The producer dilemma
by Samuel Rantaeskola
Even though I was diligently taking down lessons learnt from mistakes into my little document I constantly felt a huge frustration that I never had time to act upon them.
As a producer at a game studio you are extremely focused on results. Often to the point that the process of getting to them is irrelevant, or at least you have too little time to think about it. The balance between short term wins versus long term improvement is often heavily skewed to the former.
Every attempt at fixing the process typically gets butchered when you approach that tough deadline. The good practices you have been building up does not work in this situation and you have to retort to basic brute force solutions. When the delivery is completed you are back at square one and have to start rebuilding the process again.
Working at a studio with publisher financed productions you are typically very dependent of every milestone payment. Since this has the highest priority, a successful delivery will always be more important that a long term improvement of the process.
To add to this, a producer at a small to medium size studio is typically responsible for both result and process with no one holding him/her accountable for lack of process improvement.
The solution to this should be quite simple, hire someone who’s main responsibility is to own and make sure that the decided process is followed and that improvements are implemented (not found, that is everyone’s responsibility). In agile terms a SCRUM master for the whole organization.
In my experience the cut throat competition and shortage of resources in most game productions makes it really hard to justify the hire of the process owner. When your choice is between adding that brilliant programmer that will make the game look so much better and that boring process guy it will almost always be the programmer. I believe the reason for this is quite simple, a programmer will start producing tangible results (results again) rapidly. A process owner would not produce results rapidly nor will they be very tangible.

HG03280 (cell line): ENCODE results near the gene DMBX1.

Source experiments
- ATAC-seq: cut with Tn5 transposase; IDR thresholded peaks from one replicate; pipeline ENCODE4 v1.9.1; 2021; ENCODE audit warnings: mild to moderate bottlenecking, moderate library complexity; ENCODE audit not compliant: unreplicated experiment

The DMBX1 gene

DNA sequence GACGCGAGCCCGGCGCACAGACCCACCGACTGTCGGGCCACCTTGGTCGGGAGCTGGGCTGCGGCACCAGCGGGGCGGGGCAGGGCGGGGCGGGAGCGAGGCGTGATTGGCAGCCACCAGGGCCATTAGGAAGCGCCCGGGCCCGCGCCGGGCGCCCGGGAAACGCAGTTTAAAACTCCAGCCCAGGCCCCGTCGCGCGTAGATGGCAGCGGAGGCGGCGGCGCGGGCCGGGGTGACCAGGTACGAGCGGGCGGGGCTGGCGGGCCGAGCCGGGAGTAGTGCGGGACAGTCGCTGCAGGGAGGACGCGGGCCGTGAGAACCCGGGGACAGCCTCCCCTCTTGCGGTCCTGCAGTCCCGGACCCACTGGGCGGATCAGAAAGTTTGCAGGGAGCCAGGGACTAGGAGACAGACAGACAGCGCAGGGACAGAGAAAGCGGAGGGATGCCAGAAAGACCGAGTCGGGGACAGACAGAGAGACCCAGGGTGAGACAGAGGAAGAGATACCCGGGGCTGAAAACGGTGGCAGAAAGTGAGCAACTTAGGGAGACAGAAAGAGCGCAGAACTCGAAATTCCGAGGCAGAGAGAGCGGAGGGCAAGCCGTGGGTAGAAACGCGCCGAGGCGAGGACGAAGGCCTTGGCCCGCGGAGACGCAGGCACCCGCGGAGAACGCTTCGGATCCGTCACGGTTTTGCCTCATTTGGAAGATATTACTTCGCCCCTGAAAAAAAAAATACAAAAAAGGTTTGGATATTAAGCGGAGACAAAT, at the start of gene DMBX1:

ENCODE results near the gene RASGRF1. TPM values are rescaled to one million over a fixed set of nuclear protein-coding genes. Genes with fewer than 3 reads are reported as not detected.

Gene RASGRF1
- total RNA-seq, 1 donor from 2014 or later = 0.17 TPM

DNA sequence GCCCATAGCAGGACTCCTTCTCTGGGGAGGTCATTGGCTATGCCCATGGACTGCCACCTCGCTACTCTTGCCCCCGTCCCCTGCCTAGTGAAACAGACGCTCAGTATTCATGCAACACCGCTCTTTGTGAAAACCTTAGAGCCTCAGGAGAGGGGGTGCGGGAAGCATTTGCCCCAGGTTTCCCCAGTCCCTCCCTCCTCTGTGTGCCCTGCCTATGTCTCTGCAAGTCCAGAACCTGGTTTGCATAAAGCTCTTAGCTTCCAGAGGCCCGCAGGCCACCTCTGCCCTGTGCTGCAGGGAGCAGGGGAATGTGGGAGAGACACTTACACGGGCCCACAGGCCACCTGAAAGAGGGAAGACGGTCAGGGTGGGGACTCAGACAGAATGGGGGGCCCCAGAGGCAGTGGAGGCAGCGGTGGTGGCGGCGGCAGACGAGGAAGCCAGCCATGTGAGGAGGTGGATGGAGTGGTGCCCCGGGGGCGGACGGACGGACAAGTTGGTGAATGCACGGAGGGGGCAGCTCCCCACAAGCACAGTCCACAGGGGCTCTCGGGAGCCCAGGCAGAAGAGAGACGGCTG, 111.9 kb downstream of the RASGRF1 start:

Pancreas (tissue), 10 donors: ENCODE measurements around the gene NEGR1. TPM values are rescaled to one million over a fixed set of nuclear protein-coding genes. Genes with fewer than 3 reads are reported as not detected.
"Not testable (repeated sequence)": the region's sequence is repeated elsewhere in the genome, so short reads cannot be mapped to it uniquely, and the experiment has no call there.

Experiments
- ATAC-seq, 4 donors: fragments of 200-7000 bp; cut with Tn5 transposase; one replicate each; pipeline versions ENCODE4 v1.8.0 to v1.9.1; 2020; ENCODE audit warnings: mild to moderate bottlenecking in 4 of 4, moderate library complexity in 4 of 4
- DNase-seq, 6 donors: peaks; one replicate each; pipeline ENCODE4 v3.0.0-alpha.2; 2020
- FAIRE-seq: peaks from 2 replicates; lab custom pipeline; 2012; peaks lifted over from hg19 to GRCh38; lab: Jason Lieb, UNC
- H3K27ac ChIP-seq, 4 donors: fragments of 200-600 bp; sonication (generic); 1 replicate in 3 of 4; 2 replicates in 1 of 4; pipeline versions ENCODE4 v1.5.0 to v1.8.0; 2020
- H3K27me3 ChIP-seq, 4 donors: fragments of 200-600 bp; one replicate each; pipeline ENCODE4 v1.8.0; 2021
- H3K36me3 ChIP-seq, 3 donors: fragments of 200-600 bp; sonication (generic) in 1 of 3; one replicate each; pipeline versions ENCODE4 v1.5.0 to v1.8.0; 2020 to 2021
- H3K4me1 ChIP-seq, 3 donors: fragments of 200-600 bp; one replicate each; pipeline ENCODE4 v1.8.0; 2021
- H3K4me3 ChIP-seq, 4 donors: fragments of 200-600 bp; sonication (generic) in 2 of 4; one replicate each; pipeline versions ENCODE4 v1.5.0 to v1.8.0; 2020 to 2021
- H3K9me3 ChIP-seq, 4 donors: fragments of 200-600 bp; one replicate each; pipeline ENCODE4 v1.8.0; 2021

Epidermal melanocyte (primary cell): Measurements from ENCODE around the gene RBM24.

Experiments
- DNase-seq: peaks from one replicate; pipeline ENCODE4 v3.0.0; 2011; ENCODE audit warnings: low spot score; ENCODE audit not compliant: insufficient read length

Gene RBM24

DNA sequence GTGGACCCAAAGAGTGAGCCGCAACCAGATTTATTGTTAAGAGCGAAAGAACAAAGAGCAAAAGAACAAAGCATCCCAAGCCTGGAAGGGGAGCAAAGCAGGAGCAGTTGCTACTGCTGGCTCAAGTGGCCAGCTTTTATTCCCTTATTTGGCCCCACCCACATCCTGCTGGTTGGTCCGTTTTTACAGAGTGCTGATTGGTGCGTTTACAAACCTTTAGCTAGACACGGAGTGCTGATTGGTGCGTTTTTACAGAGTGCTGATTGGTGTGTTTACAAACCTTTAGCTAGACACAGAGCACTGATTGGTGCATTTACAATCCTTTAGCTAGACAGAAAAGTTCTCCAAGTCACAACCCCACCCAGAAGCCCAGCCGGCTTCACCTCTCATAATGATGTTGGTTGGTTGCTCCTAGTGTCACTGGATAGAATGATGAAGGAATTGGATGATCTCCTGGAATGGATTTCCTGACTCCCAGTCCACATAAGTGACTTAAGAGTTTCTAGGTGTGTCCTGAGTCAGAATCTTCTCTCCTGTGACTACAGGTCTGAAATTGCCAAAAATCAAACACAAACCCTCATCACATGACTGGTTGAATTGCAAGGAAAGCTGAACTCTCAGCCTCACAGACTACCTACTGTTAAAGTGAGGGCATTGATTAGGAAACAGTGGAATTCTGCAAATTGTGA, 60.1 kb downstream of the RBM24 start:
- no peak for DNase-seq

But let’s assume that we make that hire in a team with about 50 people. Simple math says that if each team member works 2% smarter the hire is equal to the programmer hire. If you can beat 2% improvement of team efficiency (I hate that word as it has a lot of negative connotations, suggestions for better words to describe this are appreciated) it is a better hire. Naively I believe that improving 2% is quite easy if you have a good understanding for how game development works.
For the organization SCRUM master role to function correctly that person should have no responsibility for results nor quality. He or she should only make sure that the rule set decided by the team are followed and coach the sub team SCRUM masters to find and help facilitate improvement implementations.
Any organization, agile, semi-agile or something else would benefit from this role. As long as you can define the way you work it is reasonable to have someone that makes sure that you follow those rules and also finds ways to improve.
Because of the dilemma that results always wins over improvement I felt that I needed to leave the production role. I needed some space so that I could reflect upon the mistakes I’ve done and hopefully come up with solutions to some of them. Hansoft provided with me with an excellent opportunity to do this with the added benefit that I can hopefully help others to avoid my mistakes (though they are OK).
The constant hunt for short term gains will prevent you from improving. It’s important to find the balance between results and improvements.(source:gamasutra)